Pragati Maidan has served India well. For well over 30 years, it has showcased India’s prowess and potential to the world — in fields ranging from agriculture to space, and everything in between. It has played host to many events graced by esteemed dignitaries since its inception.
More new products have been launched at Pragati Maidan than anywhere else in India. Virtually every new vehicle model in India, over the last 20 years has been launched here. And the same is true of countless products from numerous sectors — appliances, equipment, furnishings, books, handicrafts, IT, telecom, etc. As a product launch platform, and enabler, Pragati Maidan has had no equal in India.
The 70 odd exhibitions held annually at Pragati Maidan attract the biggest and the best exhibitors from all over India and from the world. The biggest of them all — the India International Trade Fair (IITF) — has become a signature event in the calendar of the entire Indian industry, and attracts over 10,000 exhibitors and over 30,00,000 visitors. The value of transactions facilitated at the IITF, though not computed, forms a very sizeable portion of the annual turnover of many small and medium exhibitors. A significant portion of India’s export transactions have been initiated, enabled and concluded at Pragati Maidan. It is a vital part of India’s economic and trade infrastructure.
Over the years, to keep pace with the success of Pragati Maidan, and the consequent demand for more space, additional capacity has been built in an incremental manner, whenever feasible. While each addition increased capacity, it needs upgradation to match today’s visitor and exhibitor friendly approach, and in line with the demands of modern exhibition business. The increasing number of visitors has severely strained the infrastructure and facilities within Pragati Maidan, and in its immediate vicinity.
In 2002, therefore, ITPO decided to initiate an Optimum Development Programme (ODP) for Pragati Maidan, with the objective of significantly re-modelling it into a world class, and world scale complex. A signature complex that would express the technological, scientific, economic, and intellectual prowess of resurgent India. Countries take great care in building exhibition complexes — the Crystal Palace in London, and the Eiffel Tower in Paris, were both built as part of exhibitions to showcase technological prowess.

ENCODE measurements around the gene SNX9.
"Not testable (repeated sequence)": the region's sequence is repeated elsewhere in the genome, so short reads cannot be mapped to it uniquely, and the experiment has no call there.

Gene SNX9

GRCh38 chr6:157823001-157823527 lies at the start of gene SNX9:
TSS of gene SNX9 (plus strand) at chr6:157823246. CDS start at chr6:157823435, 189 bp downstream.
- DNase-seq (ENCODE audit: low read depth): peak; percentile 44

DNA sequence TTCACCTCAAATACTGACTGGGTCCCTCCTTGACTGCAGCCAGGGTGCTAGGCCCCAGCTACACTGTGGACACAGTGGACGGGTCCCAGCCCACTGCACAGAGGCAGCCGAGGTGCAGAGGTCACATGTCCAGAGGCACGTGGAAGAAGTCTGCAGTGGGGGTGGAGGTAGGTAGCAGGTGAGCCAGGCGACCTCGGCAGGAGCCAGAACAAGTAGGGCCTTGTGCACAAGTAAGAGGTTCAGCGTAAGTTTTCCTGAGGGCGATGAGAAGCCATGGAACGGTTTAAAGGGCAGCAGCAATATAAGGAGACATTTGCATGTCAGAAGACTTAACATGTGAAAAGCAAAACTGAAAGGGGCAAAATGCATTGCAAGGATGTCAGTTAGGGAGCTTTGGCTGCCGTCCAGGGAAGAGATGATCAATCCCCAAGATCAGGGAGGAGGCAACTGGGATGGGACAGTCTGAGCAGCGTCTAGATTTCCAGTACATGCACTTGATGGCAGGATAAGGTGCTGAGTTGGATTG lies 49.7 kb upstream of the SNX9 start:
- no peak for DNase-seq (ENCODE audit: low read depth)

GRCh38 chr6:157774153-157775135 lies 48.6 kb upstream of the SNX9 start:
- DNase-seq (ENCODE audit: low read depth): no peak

The project is now undergoing the approval process within various agencies of the government, after which a “New Pragati Maidan” will be created — an Indian signature.
The plan calls for the creation of a single, divisible, and environment-controlled exhibition hall to replace the 18 scattered ones that currently exist. Covering an area of 23 acres, it will be the largest, single exhibition hall in the world, with landscape, and streets — even a lake inside it. Visitors will enter through a large, modern pre-function area which will have ticketing, access control, food and beverage areas, restrooms, meeting rooms, business centres, several service provider counters, information, and security facilities.
The new complex will also have a central computer control room that will control all the operations of Pragati Maidan, and this will be open to public viewing. Access control and accurate monitoring systems will make it easier to respond to emergency and unforeseen situations. A part of this structure will also hold the world record for the largest column-less space in the world. At 6,00,000 square feet, it will even surpass the Atlanta Dome and the Millennium Dome.
The plan also calls for the creation of India’s largest convention centre at Pragati Maidan with a capacity for hosting 10,000 delegates, more than the combined capacities of all of Delhi’s facilities. This will also be a signature structure for Delhi. Currently, India hosts less than 1% of conventions in the world, and many international conferences bypass India, and head for Kuala Lumpur, Bangkok, and even Colombo, due to lack of modern and adequate facilities. Delhi, being the convention capital of India, has long felt the need for such a complex.
The plan envisages the creation of longer-term exhibition spaces to be used by corporates as brand and product launch centres, on a product specific basis covering 10 categories. A detailed market research, conducted by the consultants, has underlined the need for this. Modern car parking capacity of over 9,000 cars will ensure that no vehicles will be parked outside the complex even during peak visitor periods. A modern Central Station, located in the heart of Pragati Maidan, will bring the visitor (travelling by any mode of transport) into the heart of the complex directly, resulting in a closure of most of the current gates, and removing the pedestrian traffic from outside the complex. Even during the busiest of periods, from the outside, Pragati Maidan will look orderly and calm.
Watch out for the “New Pragati Maidan” in 2010.
—The article is courtesy India Trade Promotion Organisation